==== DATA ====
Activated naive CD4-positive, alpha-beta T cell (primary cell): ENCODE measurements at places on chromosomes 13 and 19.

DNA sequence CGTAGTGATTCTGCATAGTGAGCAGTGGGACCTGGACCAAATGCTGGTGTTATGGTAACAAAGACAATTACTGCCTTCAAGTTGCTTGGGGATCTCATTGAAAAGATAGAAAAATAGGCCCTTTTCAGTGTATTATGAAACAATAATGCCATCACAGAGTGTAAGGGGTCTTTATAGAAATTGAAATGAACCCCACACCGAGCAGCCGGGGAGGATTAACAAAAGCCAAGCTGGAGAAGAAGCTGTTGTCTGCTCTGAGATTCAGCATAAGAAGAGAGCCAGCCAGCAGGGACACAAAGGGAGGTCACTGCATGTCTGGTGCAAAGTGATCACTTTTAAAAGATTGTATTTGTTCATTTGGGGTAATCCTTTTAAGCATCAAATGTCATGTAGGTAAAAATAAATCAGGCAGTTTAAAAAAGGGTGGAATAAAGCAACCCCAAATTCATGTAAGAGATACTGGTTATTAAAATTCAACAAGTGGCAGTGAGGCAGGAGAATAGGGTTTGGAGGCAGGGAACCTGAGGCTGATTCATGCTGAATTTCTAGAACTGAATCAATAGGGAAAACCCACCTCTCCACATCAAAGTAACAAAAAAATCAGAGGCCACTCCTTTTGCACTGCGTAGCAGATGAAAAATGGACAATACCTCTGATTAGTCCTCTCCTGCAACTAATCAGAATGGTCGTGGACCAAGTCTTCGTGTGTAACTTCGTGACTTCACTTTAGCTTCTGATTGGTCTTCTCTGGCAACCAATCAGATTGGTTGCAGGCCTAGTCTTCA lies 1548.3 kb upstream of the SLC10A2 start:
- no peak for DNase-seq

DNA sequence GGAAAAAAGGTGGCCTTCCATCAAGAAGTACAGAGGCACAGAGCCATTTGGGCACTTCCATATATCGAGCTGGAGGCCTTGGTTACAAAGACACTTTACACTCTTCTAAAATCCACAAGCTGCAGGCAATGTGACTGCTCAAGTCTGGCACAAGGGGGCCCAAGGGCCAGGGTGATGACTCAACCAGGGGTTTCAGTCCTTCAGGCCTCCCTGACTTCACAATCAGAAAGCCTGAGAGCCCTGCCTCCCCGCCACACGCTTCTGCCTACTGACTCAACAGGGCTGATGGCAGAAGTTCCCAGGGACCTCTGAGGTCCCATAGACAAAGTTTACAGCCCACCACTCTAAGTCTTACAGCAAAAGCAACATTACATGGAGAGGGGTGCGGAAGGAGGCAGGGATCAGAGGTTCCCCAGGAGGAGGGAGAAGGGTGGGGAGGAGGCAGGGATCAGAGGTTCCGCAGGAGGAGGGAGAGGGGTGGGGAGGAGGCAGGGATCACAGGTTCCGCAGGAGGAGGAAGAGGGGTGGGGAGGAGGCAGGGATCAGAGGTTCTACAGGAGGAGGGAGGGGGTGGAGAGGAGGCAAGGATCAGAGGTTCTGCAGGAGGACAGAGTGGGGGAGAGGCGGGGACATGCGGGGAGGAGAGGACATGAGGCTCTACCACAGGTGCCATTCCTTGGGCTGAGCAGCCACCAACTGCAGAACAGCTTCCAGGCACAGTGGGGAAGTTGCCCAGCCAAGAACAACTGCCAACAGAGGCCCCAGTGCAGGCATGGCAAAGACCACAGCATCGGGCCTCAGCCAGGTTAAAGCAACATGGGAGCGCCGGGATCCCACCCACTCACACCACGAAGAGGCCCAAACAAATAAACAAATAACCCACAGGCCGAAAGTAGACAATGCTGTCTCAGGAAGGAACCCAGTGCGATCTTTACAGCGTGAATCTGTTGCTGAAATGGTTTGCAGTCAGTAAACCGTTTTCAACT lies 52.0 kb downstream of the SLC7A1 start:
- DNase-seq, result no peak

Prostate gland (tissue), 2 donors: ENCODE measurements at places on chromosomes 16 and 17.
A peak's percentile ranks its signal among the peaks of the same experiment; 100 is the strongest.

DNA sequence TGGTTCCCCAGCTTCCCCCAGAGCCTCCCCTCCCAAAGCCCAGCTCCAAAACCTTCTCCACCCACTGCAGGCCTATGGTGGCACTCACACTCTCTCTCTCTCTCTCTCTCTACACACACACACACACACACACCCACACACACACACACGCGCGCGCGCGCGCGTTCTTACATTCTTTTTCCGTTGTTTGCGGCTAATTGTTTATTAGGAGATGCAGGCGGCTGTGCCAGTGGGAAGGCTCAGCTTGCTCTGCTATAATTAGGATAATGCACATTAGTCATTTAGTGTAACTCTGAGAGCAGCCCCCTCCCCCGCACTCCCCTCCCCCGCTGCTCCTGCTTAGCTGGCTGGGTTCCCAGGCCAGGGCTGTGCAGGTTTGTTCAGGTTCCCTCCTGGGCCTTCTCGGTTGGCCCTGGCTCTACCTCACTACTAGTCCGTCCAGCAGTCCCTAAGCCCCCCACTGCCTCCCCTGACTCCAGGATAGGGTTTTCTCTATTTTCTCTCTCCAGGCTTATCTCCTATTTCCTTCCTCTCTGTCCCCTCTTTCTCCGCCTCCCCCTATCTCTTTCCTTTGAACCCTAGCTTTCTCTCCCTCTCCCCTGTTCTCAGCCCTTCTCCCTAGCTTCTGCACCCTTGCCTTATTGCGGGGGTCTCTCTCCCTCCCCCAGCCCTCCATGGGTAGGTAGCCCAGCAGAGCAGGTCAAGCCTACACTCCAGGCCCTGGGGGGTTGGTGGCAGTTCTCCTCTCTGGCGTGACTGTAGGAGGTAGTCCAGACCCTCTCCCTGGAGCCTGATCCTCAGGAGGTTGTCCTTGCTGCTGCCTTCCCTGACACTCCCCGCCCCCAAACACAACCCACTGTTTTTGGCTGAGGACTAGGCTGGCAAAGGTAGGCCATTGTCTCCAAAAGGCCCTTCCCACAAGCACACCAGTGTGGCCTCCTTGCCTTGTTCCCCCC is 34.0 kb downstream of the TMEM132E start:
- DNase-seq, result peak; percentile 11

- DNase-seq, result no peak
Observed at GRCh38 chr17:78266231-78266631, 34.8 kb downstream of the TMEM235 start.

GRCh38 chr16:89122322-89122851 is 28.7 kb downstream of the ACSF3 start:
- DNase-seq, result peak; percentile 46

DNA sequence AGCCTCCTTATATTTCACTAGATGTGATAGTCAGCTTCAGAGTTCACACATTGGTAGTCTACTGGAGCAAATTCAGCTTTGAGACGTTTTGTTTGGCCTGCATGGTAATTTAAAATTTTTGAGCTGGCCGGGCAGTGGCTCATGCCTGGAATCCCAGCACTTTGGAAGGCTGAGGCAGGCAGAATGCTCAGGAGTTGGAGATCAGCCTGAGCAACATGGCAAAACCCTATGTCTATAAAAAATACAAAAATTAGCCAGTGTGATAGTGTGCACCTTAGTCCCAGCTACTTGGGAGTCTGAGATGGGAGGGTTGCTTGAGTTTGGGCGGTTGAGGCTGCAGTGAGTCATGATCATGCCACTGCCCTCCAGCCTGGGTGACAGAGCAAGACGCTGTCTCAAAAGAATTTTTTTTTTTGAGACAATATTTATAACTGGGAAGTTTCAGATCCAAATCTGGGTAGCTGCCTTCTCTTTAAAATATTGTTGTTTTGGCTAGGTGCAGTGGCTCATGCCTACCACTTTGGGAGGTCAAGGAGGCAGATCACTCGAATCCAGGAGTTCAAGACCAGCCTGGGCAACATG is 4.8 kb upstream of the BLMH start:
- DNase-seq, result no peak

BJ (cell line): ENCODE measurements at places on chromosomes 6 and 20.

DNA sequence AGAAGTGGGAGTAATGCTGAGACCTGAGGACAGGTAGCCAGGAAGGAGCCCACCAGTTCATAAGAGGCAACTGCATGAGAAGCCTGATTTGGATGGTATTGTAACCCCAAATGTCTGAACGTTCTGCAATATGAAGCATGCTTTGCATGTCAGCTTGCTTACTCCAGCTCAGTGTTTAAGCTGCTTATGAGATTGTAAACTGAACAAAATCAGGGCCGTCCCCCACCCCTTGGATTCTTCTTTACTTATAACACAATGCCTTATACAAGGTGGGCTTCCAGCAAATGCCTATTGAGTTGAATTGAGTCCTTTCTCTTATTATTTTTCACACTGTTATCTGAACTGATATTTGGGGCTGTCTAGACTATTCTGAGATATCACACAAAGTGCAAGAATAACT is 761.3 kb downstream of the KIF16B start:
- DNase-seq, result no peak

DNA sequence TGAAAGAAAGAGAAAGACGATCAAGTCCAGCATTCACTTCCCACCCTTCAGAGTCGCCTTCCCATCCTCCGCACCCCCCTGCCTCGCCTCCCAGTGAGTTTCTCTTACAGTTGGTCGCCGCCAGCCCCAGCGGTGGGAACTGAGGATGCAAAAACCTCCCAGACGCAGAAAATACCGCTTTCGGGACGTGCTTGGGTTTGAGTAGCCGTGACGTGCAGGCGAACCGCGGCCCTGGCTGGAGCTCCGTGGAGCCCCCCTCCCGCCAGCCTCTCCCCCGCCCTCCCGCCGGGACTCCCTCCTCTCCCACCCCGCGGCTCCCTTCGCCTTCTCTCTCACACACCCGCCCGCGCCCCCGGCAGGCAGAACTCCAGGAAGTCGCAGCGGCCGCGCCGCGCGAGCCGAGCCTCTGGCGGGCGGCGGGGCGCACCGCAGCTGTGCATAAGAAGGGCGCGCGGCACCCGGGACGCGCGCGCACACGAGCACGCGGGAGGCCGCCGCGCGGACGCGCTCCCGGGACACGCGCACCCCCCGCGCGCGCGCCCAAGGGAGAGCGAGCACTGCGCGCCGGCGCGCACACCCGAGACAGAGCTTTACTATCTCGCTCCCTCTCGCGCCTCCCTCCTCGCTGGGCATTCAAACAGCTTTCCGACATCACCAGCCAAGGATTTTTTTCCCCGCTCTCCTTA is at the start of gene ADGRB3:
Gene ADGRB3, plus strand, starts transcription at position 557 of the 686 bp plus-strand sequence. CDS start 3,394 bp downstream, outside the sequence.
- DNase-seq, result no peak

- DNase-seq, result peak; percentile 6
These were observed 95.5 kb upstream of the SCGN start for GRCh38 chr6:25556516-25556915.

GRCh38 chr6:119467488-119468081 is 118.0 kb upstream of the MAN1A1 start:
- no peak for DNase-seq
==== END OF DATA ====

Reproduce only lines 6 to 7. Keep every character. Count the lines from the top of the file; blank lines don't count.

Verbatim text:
Prostate gland (tissue), 2 donors: ENCODE measurements at places on chromosomes 16 and 17.
A peak's percentile ranks its signal among the peaks of the same experiment; 100 is the strongest.